Many students still want the intimacy and structure of face-to-face learning. But these same students can also thrive in environments where some of the instructional interactions are moved online. Sitting in a physical classroom for three hours a week over an entire semester may be difficult for students with other work and family commitments. Undergraduates, both traditional and nontraditional, may thrive best in a mixed model, one that integrates intensive face-to-face coaching and support with flexible online options.
Shifting from residential to blended learning will also free up classroom and lab space, enabling schools to schedule more face-to-face classes at times when students want to be on campus. It may be that the most demographically and economically challenged colleges and universities will need to conserve resources by dramatically reducing the number of classroom buildings that they maintain and support. Shrinking the physical footprint of a university does not mean that the number of students that the school serves must decline. Or even that the school must back away from a commitment to providing an intimate, rigorous and supportive residential educational experience.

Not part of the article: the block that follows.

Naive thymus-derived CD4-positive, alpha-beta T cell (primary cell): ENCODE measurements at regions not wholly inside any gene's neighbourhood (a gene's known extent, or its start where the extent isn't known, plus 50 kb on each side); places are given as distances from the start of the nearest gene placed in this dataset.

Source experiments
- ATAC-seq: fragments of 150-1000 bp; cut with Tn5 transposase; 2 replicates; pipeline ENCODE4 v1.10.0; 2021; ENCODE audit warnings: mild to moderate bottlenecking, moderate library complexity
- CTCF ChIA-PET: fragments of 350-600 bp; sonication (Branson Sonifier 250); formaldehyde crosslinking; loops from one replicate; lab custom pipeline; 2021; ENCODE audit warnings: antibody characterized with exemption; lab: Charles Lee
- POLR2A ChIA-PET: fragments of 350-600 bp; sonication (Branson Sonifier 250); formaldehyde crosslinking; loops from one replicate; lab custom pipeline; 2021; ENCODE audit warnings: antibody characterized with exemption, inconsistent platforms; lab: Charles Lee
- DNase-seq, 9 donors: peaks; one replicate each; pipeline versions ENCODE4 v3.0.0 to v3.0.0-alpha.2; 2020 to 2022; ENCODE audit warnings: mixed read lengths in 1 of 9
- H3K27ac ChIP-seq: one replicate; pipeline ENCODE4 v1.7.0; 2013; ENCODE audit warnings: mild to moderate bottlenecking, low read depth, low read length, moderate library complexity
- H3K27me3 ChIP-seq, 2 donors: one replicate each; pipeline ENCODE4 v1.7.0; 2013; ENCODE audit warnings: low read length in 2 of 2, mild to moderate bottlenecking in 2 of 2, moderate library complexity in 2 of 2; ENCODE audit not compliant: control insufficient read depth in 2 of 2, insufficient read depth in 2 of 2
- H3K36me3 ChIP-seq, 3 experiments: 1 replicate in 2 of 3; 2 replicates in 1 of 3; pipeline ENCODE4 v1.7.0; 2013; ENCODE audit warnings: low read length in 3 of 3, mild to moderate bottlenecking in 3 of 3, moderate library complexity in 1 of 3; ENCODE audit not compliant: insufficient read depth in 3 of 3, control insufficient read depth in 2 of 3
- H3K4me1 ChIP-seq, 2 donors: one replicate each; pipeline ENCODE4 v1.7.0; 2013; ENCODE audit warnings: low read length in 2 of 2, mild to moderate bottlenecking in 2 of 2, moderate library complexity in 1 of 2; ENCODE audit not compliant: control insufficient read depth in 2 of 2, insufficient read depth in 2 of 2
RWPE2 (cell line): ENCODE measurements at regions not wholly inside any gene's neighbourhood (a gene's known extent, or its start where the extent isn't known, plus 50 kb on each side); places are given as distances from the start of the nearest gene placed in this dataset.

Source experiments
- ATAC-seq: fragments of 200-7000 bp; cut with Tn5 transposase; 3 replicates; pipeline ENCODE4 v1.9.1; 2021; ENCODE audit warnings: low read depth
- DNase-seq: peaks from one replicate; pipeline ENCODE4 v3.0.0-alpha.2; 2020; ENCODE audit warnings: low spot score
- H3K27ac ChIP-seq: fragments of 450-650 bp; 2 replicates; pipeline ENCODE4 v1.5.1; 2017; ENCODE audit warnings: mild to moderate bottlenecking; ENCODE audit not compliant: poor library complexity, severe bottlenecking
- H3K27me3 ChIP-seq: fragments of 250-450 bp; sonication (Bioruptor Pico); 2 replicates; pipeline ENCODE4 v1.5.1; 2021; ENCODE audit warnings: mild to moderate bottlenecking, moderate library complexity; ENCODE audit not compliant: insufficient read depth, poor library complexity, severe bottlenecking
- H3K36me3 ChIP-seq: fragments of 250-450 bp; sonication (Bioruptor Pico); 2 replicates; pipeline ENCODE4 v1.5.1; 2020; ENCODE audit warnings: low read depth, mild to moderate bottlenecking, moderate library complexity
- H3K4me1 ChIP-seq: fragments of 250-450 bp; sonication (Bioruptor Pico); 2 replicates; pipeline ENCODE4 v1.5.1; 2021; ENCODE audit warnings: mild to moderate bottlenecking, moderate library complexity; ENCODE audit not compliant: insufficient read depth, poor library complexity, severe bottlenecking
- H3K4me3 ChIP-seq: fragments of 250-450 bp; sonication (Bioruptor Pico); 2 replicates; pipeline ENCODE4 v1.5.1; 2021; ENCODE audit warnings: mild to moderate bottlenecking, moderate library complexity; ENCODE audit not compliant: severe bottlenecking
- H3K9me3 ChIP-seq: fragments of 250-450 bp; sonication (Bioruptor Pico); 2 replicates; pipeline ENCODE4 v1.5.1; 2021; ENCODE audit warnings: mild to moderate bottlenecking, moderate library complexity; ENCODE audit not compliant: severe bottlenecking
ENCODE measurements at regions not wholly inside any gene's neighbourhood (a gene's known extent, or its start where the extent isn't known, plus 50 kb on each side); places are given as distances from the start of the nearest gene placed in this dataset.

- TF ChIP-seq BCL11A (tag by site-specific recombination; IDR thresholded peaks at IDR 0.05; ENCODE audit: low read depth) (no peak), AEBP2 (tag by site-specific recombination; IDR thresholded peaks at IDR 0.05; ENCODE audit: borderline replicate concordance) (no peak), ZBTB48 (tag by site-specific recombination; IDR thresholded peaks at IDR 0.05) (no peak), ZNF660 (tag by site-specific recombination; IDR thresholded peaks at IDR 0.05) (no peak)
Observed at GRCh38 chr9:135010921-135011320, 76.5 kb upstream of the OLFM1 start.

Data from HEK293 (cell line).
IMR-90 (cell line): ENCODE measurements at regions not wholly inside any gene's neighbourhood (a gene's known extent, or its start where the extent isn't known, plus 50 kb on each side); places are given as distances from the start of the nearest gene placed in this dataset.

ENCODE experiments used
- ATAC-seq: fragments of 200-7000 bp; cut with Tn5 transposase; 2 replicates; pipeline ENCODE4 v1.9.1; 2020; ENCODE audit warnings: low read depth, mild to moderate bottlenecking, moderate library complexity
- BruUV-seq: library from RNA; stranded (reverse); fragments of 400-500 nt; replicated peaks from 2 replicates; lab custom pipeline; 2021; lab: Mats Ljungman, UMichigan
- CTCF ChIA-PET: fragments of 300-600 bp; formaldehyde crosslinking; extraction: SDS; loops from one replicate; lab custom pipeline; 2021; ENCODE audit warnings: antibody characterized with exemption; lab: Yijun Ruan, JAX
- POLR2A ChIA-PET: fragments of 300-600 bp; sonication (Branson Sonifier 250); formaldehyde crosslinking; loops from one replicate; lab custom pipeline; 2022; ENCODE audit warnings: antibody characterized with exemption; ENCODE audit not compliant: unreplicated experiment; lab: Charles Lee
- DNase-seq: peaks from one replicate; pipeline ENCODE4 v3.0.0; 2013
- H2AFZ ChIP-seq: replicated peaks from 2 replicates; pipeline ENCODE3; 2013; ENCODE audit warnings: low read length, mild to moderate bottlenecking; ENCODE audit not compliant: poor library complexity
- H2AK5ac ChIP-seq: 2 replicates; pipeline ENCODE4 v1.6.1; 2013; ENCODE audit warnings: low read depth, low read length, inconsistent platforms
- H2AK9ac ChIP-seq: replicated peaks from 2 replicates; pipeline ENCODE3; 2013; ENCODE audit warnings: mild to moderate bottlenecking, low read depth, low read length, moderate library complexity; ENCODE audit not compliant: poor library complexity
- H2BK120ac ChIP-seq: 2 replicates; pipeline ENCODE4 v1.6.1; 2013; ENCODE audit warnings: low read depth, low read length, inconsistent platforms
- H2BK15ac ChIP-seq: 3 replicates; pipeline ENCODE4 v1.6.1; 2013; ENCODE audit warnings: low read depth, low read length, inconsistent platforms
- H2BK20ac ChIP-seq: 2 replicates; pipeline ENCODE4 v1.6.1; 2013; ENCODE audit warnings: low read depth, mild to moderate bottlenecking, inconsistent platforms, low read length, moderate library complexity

Instead, the sort of face-to-face interaction that faculty and students enjoy can evolve. Residential learning can become more intense, while the overall instructional mix can transition to one that balances the advantages of face-to-face and online learning.
Whatever the path forward, campus digital learning leaders should be key partners in thinking of ways that undergraduate education can be reimagined. The coming demographic reckoning will force schools to rethink how they design and run all of their educational programs, including existing residential undergraduate degrees.
Digital learning experts should be at the table in exploring all options for maintaining institutional mission alliance with economic resiliency in the age of scarcity.
If you are a digital learning expert, what role do you play in this conversation?